4,369,189 1/18/1983 551 Union Carbide Corporation Pharma/Bio

4,410,537 10/18/1983 507 Burroughts Wellcome Co. Pharma/Bio

4,399,148 8/16/1983 499 Union Carbide Corporation Pharma/Bio

4,372,953 2/8/1983 490 Otsuka Pharmaceutical Company, Limited Pharma/Bio


Patent Issued Relative Value When Issued Assignee Technology

5,252,474 10/12/1993 1,696 Merck & Co., Inc. Pharma/Bio

5,256,558 10/26/1993 969 The Trustees of Rockefeller University Pharma/Bio

5,258,502 11/2/1993 868 Massachusetts Institute of Technology Pharma/Bio

5,268,273 12/7/1993 824 Phillips Petroleum Company Pharma/Bio

5,182,263 1/26/1993 823 Hoffmann-La Roche Inc. Pharma/Bio

5,187,241 2/16/1993 763 International Business Machines Corporation Pharma/Bio

5,262,568 11/16/1993 756 State of Oregon Pharma/Bio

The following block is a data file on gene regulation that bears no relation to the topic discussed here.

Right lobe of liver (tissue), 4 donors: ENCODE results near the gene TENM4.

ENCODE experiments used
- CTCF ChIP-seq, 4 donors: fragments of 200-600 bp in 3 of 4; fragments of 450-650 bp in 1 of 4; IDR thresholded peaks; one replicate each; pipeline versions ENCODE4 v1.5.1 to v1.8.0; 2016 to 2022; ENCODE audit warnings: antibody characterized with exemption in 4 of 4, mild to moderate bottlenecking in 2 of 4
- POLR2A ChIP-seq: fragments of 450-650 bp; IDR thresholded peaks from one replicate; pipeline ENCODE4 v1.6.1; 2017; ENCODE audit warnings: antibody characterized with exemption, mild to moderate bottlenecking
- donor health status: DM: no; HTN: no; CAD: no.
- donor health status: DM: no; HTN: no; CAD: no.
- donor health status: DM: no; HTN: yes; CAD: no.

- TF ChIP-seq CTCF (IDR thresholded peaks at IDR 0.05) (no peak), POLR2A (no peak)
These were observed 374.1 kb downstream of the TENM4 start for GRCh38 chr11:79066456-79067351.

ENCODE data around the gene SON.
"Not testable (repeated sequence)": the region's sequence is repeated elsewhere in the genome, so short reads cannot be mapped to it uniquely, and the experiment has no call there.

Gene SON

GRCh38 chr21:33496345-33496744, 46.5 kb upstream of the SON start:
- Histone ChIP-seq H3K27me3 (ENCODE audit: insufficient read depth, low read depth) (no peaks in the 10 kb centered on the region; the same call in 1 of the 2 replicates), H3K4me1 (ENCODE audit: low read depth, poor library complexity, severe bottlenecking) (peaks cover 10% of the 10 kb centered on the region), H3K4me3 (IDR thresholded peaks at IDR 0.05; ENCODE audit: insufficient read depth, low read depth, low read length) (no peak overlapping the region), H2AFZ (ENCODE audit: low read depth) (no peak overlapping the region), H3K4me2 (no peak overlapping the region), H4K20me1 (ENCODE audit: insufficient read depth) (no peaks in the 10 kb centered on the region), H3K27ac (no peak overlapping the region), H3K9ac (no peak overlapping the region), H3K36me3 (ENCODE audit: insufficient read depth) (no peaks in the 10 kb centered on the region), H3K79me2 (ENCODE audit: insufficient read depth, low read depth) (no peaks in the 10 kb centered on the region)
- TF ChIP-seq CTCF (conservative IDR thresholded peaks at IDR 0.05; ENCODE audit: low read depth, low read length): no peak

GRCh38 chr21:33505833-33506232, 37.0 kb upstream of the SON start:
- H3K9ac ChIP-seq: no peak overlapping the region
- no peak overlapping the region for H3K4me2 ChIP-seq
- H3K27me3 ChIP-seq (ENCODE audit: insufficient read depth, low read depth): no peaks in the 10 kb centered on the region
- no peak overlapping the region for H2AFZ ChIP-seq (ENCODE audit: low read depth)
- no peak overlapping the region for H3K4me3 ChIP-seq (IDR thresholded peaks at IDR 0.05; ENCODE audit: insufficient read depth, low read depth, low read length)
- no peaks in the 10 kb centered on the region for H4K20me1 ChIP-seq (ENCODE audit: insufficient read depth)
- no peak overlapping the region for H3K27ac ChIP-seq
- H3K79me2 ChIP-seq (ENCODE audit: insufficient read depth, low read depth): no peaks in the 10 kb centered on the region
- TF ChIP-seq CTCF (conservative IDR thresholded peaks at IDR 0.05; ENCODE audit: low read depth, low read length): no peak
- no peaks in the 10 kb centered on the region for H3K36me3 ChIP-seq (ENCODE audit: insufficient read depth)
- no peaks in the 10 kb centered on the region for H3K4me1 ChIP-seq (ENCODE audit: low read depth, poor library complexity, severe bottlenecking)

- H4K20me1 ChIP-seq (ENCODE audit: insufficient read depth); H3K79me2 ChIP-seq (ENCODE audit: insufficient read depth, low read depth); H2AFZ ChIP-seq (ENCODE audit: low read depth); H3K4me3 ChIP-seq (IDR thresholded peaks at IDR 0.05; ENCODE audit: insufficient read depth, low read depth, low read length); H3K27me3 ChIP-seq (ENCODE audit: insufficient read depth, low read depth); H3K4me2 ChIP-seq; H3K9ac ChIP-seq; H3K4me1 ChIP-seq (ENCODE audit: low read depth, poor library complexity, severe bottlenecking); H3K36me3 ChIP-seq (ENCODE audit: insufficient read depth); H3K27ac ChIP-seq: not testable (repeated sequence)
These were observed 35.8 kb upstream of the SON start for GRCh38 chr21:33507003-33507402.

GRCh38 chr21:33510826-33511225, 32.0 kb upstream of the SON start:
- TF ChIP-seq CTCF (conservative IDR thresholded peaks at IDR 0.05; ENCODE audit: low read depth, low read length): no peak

5,198,563 3/30/1993 695 Phillips Petroleum Company Chem/Polymer

5,227,405 7/13/1993 690 Duke University Pharma/Bio

5,196,524 3/23/1993 679 Eli Lilly and Company Pharma/Bio


Patent Issued Relative Value When Issued Assignee Technology

6,517,866 2/11/2003 3,374 Pfizer Inc. Pharma/Bio

6,566,344 5/20/2003 2,646 Idenix Pharmaceuticals, Inc. Pharma/Bio

6,602,861 8/5/2003 1,252 Research Corporation Technologies, Inc. Pharma/Bio

6,531,282 3/11/2003 1,225 Oligotrail, LLC Pharma/Bio

6,605,606 8/12/2003 1,109 Miravant Pharmaceuticals, Inc. Pharma/Bio

6,665,641 12/16/2003 884 ScanSoft, Inc. Software

6,602,503 8/5/2003 861 Biogen, Inc. Pharma/Bio

6,596,332 7/22/2003 841 Nestec S.A. Foods products

6,602,499 8/5/2003 824 The General Hospital Corporation Pharma/Bio

RE038073 4/8/2003 804 Research Corporations Technologies, Inc. Pharma/Bio

VI. Conclusion